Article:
US Holds Massive Nuclear Weapons Exercise "To Deter And Detect Strategic Attacks" Days After Russian DrillSubmitted by Tyler Durden on 05/12/2014 18:45 -0500
Last week it was Russia, so now it is America's turn. As the U.S. Strategic Command reported earlier, the US will conduct Exercise Global Lightning 14 from May 12-16 in coordination with other combatant commands, services, and appropriate U.S. government agencies "to deter and detect strategic attacks against the U.S. and its allies." Among the units taking part in this drill are bomber wings that will fly approximately 10 B-52 Stratofortresses and up to six B-2 Spirit bombers "to demonstrate flexibility and responsiveness in the training scenarios throughout the continental U.S."
East Ukraine may be independent in a result which the Kremlin said it "respects" and hopes for a "civilized implementation" of the referendum results, and which assures further military escalation in the proxy war of east versus west, but stocks are happy to ignore it all again. The reason: a positive close over in Asia (ex-Japan) after China’s State Council pledged to reform markets buoyed demand for risk, although it really is just a follow through to the furious VIX slam in the last hour of US Friday trading, which said otherwise, means buying of US equities was the reason to buy US equities. More importantly and adding to the early spoo euphoria were comments by ECB's Nowotny who said that interest rate cut alone would likely be too little to combat low inflation - suggesting a European QE is coming - also acted as a catalyst for the latest uptick in stocks: when trapped like the ECB and when "guiding" to future activity, if unable to actually execute it, may as well go all the way. End result, Spoos up nearly 0.5% because, well, others are buying spoos.
The US approach to the Russia/Ukraine situation reflects a serious misunderstanding of the situation. Russia has little choice but to try to raise the price of products it is selling, any way it can. It needs to cut out those who cannot afford its products, including the Ukraine. If Europe increasingly cannot afford its products, Russia needs to find customers who can afford them. There is little chance that the United States is going to be able to help Europe with its natural gas needs in any reasonable timeframe. Our best chance at keeping the global economy “working” for a little longer is to try to keep globalization working as best we can. This will likely require “making nice” to countries we are unhappy with, and putting up with what looks like aggression. Policymakers like to think that the US has more power than it really does, and like to encourage stories suggesting great power in the press. Unfortunately, these stories are not true; we need policymakers who understand our real situation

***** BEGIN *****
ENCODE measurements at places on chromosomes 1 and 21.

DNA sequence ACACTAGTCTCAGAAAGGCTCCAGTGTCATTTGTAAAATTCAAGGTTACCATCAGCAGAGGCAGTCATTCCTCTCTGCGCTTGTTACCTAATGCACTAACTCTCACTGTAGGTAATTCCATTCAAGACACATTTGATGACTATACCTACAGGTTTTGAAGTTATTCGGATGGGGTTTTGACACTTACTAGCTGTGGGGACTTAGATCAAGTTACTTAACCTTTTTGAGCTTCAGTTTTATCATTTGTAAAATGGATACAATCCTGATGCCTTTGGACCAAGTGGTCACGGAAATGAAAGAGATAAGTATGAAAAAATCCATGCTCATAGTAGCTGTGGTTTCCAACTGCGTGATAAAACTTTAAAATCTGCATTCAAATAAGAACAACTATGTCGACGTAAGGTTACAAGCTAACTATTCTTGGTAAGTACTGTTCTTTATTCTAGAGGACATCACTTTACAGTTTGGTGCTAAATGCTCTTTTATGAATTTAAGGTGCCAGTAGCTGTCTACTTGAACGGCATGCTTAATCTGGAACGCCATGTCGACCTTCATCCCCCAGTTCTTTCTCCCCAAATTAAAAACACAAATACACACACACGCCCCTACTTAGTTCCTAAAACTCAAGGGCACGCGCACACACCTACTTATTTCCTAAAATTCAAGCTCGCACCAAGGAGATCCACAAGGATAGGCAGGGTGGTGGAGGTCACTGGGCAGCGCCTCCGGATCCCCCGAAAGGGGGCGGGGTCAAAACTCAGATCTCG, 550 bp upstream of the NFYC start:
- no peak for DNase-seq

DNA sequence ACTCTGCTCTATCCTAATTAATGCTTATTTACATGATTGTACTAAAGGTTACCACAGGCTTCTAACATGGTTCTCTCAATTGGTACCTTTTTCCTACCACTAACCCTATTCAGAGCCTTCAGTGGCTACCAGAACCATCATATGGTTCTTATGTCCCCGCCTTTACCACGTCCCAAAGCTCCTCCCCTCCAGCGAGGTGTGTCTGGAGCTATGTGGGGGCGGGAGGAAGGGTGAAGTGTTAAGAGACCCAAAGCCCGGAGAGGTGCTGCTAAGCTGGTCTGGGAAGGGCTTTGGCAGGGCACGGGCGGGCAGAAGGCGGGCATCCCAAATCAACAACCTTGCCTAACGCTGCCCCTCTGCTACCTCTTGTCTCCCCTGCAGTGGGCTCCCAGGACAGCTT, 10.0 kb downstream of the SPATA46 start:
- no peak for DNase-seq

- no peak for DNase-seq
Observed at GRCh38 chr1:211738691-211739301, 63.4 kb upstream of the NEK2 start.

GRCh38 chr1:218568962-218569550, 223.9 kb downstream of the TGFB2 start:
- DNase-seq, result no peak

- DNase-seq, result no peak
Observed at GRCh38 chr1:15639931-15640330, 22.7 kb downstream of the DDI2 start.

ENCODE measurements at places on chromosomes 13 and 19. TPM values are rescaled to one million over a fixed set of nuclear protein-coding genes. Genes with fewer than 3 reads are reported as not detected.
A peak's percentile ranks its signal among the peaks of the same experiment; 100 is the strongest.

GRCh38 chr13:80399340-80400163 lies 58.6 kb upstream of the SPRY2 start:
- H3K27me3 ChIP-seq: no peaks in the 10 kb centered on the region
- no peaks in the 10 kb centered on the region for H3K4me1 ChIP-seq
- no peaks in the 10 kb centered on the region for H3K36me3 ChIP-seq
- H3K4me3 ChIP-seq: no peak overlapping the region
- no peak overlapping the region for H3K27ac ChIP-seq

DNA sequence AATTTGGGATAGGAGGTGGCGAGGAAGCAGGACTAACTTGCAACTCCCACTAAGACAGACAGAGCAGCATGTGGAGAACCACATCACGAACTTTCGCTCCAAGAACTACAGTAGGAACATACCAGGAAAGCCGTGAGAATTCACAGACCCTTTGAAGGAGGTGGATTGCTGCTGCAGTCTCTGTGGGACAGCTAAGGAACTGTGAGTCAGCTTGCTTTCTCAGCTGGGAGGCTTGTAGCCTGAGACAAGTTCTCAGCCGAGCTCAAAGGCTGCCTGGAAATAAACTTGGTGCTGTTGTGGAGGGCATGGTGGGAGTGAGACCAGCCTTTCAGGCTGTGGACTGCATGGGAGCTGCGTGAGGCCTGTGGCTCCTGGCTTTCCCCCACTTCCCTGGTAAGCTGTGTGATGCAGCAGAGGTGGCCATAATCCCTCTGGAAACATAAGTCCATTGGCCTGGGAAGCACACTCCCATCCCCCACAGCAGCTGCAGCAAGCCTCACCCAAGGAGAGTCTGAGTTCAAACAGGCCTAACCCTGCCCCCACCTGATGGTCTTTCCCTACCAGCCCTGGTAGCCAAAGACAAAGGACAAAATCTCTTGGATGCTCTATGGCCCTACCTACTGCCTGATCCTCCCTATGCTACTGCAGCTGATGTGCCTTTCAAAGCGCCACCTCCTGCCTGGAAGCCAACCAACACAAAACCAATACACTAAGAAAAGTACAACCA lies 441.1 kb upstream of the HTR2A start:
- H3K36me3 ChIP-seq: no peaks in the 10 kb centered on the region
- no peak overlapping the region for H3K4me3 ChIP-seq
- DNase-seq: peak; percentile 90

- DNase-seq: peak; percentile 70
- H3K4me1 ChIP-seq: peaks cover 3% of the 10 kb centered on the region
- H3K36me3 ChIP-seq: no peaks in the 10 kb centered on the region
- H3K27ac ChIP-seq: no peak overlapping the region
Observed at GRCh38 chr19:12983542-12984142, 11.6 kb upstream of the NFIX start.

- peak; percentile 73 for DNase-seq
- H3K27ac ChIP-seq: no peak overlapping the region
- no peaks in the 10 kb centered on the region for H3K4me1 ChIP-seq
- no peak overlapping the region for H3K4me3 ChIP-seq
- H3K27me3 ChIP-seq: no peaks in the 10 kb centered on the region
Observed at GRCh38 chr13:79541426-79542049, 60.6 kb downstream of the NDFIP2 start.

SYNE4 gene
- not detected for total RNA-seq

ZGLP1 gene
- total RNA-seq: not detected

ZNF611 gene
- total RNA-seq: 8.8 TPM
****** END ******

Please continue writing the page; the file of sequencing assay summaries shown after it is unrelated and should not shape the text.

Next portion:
Amidst the deepening war of words over Moscow’s annexation of Crimea, U.S. President Barack Obama on April 28 added more Russian individuals and companies to a sanctions list that already included influential members of Russian President Vladimir Putin’s inner circle and Bank Rossiya, which has close ties to the Russian leadership. The new list freezes the assets of Igor Sechin, head of Russia's major oil company, Rosneft, six other individuals and 17 companies. Significantly, the new U.S. list does not include Alexei Miller, CEO of the Russian natural gas state monopoly, Gazprom. Although the European Union has imposed its own tough sanctions on 48 Russian individuals, Gazprom is arguably where daylight exists between the Obama administration and the EU on the issue of penalizing Moscow for its actions in Ukraine. The numbers make it clear why...
And just like that Q1 GDP may have turned even more negative, after the March trade deficit ended up being worse than the $40.0 billion expected, printing at $40.4 billion. However, the one offset may be that the February deficit was revised from $42.3 billion to $41.9 billion, in effect being a wash to the Q1 GDP number, which as most already know, is set to be -0.4% at the first revision. Among the reasons for the (smaller than expected) decline in the deficit was a "decrease in imports of services mainly accounted for by a decrease in royalties and license fees, which in February included payments for the rights to broadcast the 2014 Winter Olympic Games." For once (not so) harsh weather (in USSR 2.0) was a boost to the economy.
- Both sides bury dead as Ukraine slides towards war (Reuters)
- Dollar wilts to 6 1/2-month low; shares drift (Reuters)
- Draghi Grapples With Money Markets Signaling Recovery Too Early (BBG)
- Foreign wristslaps: Credit Suisse Nears Record Tax Plea: Credit Suisse Settlement Expected to Exceed $1 Billion (WSJ)
- OECD joins IMF in cutting global growth forecast, demanding moar QE from ECB (WSJ)
- Three Bankers Bolster Blankfein as Goldman Trading Sinks (BBG)
- Strong performance from eurozone services sector (FT)
- OECD Cuts Forecast for 2014 Global Growth; Urges ECB Action (WSJ)
- Elite Colleges Don't Buy Happiness for Graduates (WSJ)
- How Russia Inc. Moves Billions Offshore -- and a Handful of Tax Havens May Hold Key to Sanctions (BBG)
The activity across the entire Eastern European region is starting to rattle the nerves of more than just the well-meaning sanctionsers in Washington. Today saw Moldova: